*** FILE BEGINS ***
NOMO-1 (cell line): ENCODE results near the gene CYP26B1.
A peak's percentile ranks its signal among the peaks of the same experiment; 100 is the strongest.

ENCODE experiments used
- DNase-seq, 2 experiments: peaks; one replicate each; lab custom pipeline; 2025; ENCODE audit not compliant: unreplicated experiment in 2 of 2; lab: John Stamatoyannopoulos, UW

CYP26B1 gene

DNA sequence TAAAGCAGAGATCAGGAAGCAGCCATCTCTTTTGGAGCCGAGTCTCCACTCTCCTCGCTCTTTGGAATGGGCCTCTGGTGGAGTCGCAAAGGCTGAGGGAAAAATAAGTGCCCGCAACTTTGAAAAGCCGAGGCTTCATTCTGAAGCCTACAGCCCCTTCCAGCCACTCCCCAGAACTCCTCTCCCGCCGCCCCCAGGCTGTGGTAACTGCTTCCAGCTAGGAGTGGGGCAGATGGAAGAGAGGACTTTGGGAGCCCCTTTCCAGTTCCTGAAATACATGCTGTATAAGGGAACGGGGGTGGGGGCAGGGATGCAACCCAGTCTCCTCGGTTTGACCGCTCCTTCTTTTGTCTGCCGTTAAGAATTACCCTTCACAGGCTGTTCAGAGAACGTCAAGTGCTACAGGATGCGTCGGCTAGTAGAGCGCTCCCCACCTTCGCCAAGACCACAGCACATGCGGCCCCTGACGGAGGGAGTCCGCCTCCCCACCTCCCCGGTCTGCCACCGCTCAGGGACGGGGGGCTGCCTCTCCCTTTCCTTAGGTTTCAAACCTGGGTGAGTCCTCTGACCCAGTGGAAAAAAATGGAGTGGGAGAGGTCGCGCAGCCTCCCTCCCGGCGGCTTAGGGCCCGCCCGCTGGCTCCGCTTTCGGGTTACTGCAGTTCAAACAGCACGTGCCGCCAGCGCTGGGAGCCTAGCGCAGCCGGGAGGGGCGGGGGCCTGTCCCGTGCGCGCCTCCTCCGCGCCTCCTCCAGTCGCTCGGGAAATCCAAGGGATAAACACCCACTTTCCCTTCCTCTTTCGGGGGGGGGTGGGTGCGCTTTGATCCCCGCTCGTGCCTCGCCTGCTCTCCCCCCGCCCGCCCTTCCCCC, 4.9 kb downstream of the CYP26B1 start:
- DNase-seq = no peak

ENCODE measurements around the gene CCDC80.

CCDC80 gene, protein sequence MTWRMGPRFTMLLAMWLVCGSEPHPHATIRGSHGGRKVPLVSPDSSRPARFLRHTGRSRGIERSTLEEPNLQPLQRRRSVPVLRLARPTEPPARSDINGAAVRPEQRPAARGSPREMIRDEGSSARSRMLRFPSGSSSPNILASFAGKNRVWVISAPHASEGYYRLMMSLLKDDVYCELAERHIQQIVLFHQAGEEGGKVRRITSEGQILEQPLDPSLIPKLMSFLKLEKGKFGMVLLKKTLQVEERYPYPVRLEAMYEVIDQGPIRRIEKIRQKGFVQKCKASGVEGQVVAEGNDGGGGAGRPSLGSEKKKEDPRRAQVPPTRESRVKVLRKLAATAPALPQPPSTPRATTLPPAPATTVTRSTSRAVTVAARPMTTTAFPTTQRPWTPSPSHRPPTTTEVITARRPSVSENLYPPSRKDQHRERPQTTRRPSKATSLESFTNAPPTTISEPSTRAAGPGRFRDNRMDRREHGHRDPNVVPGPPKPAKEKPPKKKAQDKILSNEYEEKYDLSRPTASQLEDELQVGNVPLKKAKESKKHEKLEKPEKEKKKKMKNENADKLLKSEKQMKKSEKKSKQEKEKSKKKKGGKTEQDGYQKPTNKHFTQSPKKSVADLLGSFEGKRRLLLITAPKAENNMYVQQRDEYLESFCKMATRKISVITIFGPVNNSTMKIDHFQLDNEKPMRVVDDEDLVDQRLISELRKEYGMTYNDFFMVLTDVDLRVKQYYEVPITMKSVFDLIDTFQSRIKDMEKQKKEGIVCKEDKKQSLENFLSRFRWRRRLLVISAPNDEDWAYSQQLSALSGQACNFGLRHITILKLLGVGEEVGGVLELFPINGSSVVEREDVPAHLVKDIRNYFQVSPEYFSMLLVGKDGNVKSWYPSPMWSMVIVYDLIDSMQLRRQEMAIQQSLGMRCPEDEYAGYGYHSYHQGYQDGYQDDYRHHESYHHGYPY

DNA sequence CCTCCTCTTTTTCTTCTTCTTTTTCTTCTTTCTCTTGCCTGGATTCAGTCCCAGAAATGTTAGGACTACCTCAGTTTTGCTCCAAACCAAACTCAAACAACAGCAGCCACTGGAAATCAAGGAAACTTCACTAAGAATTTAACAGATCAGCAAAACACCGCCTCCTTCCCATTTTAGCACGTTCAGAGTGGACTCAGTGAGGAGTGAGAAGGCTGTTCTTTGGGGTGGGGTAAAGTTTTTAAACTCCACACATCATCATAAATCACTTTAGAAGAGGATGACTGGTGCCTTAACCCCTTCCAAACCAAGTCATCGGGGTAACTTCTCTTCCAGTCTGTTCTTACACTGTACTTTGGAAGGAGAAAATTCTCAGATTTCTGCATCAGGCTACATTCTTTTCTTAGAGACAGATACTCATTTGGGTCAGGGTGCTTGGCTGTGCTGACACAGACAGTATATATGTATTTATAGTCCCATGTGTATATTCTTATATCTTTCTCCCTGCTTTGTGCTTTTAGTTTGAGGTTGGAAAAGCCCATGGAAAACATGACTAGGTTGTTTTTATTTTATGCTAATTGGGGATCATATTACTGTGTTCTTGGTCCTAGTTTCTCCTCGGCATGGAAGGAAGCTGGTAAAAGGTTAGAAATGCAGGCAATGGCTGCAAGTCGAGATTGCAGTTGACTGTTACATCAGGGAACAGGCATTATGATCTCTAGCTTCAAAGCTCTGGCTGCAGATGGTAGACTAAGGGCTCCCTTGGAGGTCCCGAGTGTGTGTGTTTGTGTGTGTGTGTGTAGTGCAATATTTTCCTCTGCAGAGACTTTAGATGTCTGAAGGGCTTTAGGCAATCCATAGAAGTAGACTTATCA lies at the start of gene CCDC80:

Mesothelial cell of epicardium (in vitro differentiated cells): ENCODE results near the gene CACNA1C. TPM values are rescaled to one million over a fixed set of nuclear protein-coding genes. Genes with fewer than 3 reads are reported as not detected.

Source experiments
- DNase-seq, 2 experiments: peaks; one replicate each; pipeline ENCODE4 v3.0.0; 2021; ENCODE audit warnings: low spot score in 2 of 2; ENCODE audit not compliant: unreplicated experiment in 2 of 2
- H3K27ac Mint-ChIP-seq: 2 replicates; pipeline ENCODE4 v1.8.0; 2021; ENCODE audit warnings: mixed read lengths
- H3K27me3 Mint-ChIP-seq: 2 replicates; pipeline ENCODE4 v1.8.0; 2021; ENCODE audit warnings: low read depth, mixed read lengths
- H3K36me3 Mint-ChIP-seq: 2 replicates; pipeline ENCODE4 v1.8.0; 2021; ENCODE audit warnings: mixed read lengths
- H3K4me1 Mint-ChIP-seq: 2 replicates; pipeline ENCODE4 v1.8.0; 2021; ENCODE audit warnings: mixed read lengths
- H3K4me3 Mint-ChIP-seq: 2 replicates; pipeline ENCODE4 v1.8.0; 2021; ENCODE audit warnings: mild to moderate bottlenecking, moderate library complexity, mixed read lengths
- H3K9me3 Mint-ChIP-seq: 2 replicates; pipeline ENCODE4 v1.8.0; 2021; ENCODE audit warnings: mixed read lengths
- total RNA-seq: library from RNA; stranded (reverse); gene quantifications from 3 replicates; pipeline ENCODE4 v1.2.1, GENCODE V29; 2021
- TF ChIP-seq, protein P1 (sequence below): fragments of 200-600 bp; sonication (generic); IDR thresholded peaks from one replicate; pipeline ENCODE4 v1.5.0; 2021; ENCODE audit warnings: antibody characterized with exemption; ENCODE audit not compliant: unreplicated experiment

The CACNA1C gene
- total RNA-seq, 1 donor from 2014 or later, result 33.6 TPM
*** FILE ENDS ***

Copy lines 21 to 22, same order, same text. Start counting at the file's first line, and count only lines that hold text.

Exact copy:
- TF ChIP-seq, protein P1 (sequence below): fragments of 200-600 bp; sonication (generic); IDR thresholded peaks from one replicate; pipeline ENCODE4 v1.5.0; 2021; ENCODE audit warnings: antibody characterized with exemption; ENCODE audit not compliant: unreplicated experiment

The CACNA1C gene